5. 34% of the members of the 16th Lok Sabha (Indian Union parliament lower house) have declared criminal cases. That is 186 have declared that they have criminal cases against them. Of this186, 112 have cases of very serious nature, like murder, attempt to murder, crimes against women, dacoity, etc. (source: Association for Democratic Reforms). If one were to interview each these 186 proud sons and daughters of Mother India, they would reply that the cases against them are politically motivated, that is, they are false cases. Curiously, most of these cases remain in suspended animation indefinitely. False or not, they do not seem to be too interested in getting their name cleared. The good news is that many members of parliament do not have murder charges against them.
  6. You can actually start walking from Kolkata in West Bengal and reach Chennai in Tamil Nadu and not pass through any constituency won by the BJP. West Bengal, Orissa, Telengana and Tamil Nadu have voted overwhelmingly for political parties that represent provincial interests. The ‘national’ parties are marginal players in these large states. You can walk from Ladakh in Jammu and Kashmir and reach the eastern end of Bihar or the southern tip of Gujarat and not have to pass through a single non-BJP constituency. If you start from any Congress-won constituency, you don’t get very far unless you step into a non-Congress constituency. This election has seriously punctured the Congress claim of having a ‘nation-wide’ presence. In the Hindi-belt of the Indian Union, the Congress managed to win 7 out of 251 seats. The BJP swept this area, underscoring its reputation as a party of Hindi and Hindustan. The Kishanganj-Goa line that I had referred to in my article in The Friday Times last week has been breached in Karntaka and Assam. Otherwise, the line still is a broad demarcation of the BJP’s core sphere of influence.3 out of 4 seats won by the BJP came from the Hindi belt or Gujarat.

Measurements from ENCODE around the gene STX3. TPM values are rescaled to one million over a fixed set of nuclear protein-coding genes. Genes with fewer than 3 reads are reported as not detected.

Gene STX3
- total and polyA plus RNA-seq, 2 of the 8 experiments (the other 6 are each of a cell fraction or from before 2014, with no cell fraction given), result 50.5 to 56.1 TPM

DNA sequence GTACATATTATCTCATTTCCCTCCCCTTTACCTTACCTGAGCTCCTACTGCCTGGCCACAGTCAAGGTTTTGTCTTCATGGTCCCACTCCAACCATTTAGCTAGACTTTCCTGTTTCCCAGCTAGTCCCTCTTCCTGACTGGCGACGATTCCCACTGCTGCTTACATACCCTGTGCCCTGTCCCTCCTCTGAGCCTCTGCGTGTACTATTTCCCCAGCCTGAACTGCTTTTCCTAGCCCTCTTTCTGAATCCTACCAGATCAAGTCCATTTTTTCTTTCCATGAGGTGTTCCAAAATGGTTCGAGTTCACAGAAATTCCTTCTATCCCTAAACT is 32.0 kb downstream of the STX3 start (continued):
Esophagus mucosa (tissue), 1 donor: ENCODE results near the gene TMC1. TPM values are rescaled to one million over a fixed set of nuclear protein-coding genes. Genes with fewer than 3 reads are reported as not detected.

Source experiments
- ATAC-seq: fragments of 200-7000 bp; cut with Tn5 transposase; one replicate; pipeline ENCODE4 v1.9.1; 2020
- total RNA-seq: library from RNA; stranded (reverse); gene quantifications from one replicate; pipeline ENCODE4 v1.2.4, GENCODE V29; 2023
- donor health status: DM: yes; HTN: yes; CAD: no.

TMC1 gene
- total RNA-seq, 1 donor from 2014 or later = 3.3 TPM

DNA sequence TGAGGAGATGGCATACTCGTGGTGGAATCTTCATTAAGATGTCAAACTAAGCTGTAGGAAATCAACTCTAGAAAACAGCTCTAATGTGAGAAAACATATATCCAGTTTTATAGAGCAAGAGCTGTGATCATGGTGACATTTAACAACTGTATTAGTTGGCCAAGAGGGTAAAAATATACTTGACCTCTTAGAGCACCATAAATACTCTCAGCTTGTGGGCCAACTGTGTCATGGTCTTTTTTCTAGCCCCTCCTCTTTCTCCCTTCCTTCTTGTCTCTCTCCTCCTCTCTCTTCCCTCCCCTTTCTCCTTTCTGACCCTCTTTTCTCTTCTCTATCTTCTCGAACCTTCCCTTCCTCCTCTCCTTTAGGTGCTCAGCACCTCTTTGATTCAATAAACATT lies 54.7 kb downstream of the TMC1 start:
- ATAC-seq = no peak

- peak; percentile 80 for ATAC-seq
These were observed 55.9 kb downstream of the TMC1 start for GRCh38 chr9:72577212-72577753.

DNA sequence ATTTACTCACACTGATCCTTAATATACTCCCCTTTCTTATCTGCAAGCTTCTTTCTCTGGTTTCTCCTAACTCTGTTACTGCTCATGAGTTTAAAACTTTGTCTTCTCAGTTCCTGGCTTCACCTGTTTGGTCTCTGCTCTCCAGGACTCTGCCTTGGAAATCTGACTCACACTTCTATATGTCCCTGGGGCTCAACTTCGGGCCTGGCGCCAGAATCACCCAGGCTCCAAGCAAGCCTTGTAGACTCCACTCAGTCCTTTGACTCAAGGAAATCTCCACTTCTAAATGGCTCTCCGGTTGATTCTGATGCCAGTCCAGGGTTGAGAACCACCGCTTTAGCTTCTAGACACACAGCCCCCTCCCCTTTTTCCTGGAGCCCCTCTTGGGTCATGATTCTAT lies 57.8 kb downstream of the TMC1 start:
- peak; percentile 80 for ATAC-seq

7. Among major parties, the Trinamool Congress of West Bengal has the largest proportion of female candiadates among their seats won – more than 30%. Uma Soren of the Trinamool Congress is also the poorest winning candidate in this parliament. She has less than 5 lakh Indian Rupees in total assets. 12 out of 60 female members of the just elected parliament, that is 20%, are from West Bengal. This is more than double of proportion of West Bengal population in the Indian Union. Also, this parliament will have more women members of parliament than the last one.
  8. This is the first time in the Indian Union parliament’s lower house that the largest party (BJP) will not have a single Muslim member of parliament. The BJP led pre-poll alliance called the National Democratic Alliance (NDA) has won more than half the seats where the proportion of Muslims among the voters in more than 20%. Unless one assumes that a significant proportion of Muslims in Muslim-heavy constituencies voted for the BJP-led alliance, what comes to light is a partial consolidation of non-Muslim votes. Many of these constituencies are in Assam, Bihar and Uttar Pradesh, where three, four and even five cornered contests helped the BJP win handsomely.
  9. The combined vote share of the two ‘national’ parties, the BJP and the Congress, is 50.3%. The rest of the votes come from parties that did not win seats in more than 2 states, making them ‘regional’ entities for all practical purposes. The combined vote-share of the 2 big national parties have not significantly changed over 20 years or so, this indicating that the BJP’s gain this time came largely from the Congress’ collapse.
  10. Bahujan Samaj Party, the third largest party of the Indian Union in terms of number of votes, did not win a single seat.

1 Comment

Filed under Delhi Durbar, Democracy, India, Polity

One response to “10 interesting facts about the 2014 Indian elections

  1. G Shah

    10.Bahujan Samaj Party, the third largest party of the Indian Union in terms of number of votes, did not win a single seat.

    8.This is the first time in the Indian Union parliament’s lower house that the largest party (BJP) will not have a single Muslim member of parliament.

    These 2 stuck me as a dangerous trend. If the marginalized are not represented, they would lose faith in democracy and turn to non democratic means. That would be a scary future.

    Please don’t spin it in the sense that the marginalized voted for BJP or that they aren’t marginalized at all!